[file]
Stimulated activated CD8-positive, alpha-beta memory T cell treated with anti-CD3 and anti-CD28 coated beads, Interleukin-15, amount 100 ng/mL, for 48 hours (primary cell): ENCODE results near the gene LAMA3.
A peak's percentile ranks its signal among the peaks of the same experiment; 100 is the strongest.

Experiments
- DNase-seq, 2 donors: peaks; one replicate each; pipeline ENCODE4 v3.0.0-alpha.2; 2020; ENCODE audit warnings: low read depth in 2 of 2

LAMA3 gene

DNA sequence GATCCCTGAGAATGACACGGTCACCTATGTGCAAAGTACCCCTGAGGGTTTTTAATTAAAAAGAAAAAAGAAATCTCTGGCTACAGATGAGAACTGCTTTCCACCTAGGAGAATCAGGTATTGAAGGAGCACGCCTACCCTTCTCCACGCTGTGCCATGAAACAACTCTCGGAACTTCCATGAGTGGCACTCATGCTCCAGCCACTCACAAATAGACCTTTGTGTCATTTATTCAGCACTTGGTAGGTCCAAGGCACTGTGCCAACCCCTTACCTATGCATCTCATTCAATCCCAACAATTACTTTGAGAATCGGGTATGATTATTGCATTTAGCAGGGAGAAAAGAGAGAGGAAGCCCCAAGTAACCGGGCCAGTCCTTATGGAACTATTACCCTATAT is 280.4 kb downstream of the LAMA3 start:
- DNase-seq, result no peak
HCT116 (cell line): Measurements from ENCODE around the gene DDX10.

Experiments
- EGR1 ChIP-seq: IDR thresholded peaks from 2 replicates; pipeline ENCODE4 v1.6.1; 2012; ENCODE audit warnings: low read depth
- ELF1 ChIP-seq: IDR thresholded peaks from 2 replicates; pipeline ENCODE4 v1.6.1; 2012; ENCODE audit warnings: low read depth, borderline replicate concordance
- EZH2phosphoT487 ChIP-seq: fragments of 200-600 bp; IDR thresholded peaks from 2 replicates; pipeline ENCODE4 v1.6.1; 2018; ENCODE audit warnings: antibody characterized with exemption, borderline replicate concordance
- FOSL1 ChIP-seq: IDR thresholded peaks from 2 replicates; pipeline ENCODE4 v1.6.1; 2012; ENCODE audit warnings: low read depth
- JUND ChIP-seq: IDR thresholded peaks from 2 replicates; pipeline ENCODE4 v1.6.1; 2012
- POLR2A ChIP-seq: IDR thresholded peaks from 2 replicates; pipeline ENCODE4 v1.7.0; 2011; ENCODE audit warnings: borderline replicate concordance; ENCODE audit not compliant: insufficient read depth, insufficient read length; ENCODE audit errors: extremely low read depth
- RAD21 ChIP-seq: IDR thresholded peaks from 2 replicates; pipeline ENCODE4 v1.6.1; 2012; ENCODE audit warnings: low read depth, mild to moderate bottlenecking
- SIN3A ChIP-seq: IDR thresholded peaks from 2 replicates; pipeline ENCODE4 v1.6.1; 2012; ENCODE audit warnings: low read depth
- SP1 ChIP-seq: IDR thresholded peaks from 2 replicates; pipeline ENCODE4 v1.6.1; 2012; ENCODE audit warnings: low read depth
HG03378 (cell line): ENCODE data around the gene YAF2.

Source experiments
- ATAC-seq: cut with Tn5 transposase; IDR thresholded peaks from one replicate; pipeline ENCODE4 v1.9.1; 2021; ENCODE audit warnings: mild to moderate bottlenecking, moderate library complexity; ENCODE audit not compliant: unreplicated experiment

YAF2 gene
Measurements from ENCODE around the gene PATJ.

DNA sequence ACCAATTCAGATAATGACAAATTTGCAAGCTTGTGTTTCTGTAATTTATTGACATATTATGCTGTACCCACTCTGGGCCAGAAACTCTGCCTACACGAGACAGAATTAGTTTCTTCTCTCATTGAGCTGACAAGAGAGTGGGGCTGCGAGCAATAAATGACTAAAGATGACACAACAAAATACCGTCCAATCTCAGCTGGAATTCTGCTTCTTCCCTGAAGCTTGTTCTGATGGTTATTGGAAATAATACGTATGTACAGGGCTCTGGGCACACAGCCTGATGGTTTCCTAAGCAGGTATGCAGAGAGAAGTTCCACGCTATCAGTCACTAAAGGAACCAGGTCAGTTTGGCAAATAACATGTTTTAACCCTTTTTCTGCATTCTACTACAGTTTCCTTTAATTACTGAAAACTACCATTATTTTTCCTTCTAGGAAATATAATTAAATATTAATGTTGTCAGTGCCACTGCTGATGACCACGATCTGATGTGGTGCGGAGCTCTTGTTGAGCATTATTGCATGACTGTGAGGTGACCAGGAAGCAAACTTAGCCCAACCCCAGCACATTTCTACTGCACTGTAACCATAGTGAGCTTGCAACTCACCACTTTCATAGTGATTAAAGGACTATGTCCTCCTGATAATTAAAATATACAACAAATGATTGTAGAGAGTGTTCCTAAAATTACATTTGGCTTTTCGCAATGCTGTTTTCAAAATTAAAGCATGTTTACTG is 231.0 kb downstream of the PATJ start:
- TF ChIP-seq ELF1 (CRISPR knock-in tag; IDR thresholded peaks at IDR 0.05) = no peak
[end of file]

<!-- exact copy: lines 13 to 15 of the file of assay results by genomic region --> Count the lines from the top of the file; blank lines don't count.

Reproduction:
- FOSL1 ChIP-seq: IDR thresholded peaks from 2 replicates; pipeline ENCODE4 v1.6.1; 2012; ENCODE audit warnings: low read depth
- JUND ChIP-seq: IDR thresholded peaks from 2 replicates; pipeline ENCODE4 v1.6.1; 2012
- POLR2A ChIP-seq: IDR thresholded peaks from 2 replicates; pipeline ENCODE4 v1.7.0; 2011; ENCODE audit warnings: borderline replicate concordance; ENCODE audit not compliant: insufficient read depth, insufficient read length; ENCODE audit errors: extremely low read depth